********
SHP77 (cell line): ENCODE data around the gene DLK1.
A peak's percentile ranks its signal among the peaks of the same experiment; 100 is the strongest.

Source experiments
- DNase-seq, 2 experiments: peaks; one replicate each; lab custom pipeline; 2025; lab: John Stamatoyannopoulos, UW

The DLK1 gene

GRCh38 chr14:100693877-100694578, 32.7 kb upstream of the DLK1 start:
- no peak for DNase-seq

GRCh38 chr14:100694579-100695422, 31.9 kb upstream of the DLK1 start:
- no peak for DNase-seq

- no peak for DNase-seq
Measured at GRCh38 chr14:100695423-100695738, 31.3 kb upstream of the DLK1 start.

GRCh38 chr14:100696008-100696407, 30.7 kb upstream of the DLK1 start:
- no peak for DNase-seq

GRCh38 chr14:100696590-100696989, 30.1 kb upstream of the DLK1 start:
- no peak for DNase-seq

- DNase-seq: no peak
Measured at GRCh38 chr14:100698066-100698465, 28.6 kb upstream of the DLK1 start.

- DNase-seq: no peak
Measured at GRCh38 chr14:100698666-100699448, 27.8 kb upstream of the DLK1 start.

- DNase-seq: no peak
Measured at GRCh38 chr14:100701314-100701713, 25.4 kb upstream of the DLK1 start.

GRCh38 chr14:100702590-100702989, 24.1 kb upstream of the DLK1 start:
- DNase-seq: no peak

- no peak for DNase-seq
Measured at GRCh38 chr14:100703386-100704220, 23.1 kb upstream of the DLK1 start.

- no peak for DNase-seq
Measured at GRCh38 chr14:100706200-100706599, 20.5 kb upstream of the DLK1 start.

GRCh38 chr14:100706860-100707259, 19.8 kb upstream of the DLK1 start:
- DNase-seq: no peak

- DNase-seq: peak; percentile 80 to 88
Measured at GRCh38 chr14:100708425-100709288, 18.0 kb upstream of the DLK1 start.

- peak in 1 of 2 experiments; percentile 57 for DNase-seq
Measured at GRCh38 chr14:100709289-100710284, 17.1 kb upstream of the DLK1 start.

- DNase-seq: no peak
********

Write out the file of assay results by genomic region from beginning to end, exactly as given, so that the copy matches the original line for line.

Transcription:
SHP77 (cell line): ENCODE data around the gene DLK1.
A peak's percentile ranks its signal among the peaks of the same experiment; 100 is the strongest.

Source experiments
- DNase-seq, 2 experiments: peaks; one replicate each; lab custom pipeline; 2025; lab: John Stamatoyannopoulos, UW

The DLK1 gene

GRCh38 chr14:100693877-100694578, 32.7 kb upstream of the DLK1 start:
- no peak for DNase-seq

GRCh38 chr14:100694579-100695422, 31.9 kb upstream of the DLK1 start:
- no peak for DNase-seq

- no peak for DNase-seq
Measured at GRCh38 chr14:100695423-100695738, 31.3 kb upstream of the DLK1 start.

GRCh38 chr14:100696008-100696407, 30.7 kb upstream of the DLK1 start:
- no peak for DNase-seq

GRCh38 chr14:100696590-100696989, 30.1 kb upstream of the DLK1 start:
- no peak for DNase-seq

- DNase-seq: no peak
Measured at GRCh38 chr14:100698066-100698465, 28.6 kb upstream of the DLK1 start.

- DNase-seq: no peak
Measured at GRCh38 chr14:100698666-100699448, 27.8 kb upstream of the DLK1 start.

- DNase-seq: no peak
Measured at GRCh38 chr14:100701314-100701713, 25.4 kb upstream of the DLK1 start.

GRCh38 chr14:100702590-100702989, 24.1 kb upstream of the DLK1 start:
- DNase-seq: no peak

- no peak for DNase-seq
Measured at GRCh38 chr14:100703386-100704220, 23.1 kb upstream of the DLK1 start.

- no peak for DNase-seq
Measured at GRCh38 chr14:100706200-100706599, 20.5 kb upstream of the DLK1 start.

GRCh38 chr14:100706860-100707259, 19.8 kb upstream of the DLK1 start:
- DNase-seq: no peak

- DNase-seq: peak; percentile 80 to 88
Measured at GRCh38 chr14:100708425-100709288, 18.0 kb upstream of the DLK1 start.

- peak in 1 of 2 experiments; percentile 57 for DNase-seq
Measured at GRCh38 chr14:100709289-100710284, 17.1 kb upstream of the DLK1 start.

- DNase-seq: no peak